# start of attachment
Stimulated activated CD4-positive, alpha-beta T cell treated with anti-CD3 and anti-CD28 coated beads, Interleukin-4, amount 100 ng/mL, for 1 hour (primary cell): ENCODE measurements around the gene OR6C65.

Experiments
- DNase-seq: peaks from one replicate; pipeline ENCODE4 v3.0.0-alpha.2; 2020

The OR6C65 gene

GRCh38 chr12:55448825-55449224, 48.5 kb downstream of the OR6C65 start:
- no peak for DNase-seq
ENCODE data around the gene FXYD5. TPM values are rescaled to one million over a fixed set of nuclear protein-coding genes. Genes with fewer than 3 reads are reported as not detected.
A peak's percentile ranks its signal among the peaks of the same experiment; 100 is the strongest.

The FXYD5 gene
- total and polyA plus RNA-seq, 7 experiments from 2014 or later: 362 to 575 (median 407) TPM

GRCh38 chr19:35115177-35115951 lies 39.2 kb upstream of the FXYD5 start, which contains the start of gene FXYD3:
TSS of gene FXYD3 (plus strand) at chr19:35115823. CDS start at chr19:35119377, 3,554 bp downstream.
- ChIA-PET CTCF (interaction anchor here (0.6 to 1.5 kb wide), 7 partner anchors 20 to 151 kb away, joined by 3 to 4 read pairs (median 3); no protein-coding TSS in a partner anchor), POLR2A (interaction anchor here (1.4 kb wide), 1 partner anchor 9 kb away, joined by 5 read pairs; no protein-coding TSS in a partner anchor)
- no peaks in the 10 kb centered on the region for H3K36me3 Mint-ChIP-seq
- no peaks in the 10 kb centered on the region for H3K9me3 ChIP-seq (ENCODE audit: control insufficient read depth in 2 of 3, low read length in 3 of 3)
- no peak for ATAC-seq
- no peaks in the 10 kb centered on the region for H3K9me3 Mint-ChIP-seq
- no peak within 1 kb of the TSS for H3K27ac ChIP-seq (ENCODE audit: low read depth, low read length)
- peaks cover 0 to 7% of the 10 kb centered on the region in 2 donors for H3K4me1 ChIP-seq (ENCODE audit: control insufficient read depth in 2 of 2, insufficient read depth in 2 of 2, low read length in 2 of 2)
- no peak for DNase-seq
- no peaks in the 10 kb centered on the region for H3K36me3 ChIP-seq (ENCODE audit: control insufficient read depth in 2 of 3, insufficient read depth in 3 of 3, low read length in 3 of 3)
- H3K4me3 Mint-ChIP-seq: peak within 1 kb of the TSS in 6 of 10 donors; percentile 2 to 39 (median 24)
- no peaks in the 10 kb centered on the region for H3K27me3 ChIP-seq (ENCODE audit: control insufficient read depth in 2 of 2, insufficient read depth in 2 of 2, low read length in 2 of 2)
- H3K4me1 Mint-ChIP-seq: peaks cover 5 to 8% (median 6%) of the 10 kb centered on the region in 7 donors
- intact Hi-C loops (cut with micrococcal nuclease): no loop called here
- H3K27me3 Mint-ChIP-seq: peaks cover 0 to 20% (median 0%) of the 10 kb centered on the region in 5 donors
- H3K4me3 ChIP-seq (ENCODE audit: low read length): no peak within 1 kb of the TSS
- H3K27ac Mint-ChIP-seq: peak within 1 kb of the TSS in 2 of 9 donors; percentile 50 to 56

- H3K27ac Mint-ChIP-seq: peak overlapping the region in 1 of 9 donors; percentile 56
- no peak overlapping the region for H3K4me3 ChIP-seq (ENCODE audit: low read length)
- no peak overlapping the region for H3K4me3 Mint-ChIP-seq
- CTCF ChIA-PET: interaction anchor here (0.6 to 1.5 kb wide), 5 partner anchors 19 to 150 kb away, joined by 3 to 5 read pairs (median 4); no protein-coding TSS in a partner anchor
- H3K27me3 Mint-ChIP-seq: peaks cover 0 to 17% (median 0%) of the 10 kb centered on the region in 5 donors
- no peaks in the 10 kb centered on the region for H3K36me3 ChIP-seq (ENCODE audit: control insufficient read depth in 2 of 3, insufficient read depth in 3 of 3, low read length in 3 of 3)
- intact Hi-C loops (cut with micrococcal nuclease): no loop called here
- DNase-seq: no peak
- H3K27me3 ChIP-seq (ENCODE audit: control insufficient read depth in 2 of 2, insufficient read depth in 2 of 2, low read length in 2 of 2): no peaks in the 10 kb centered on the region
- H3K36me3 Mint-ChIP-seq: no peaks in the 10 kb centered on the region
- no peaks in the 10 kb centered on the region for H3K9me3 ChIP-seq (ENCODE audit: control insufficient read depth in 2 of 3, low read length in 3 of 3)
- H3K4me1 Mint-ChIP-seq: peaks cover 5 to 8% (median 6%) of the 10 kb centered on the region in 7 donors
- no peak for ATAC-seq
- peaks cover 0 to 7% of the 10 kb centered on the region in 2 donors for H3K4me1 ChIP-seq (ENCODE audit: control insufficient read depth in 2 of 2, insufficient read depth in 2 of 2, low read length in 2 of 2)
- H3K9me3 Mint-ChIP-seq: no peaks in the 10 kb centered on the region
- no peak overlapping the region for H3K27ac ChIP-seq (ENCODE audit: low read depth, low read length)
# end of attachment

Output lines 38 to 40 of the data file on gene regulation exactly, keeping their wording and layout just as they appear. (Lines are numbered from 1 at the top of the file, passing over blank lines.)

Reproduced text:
- H3K36me3 Mint-ChIP-seq: no peaks in the 10 kb centered on the region
- no peaks in the 10 kb centered on the region for H3K9me3 ChIP-seq (ENCODE audit: control insufficient read depth in 2 of 3, low read length in 3 of 3)
- H3K4me1 Mint-ChIP-seq: peaks cover 5 to 8% (median 6%) of the 10 kb centered on the region in 7 donors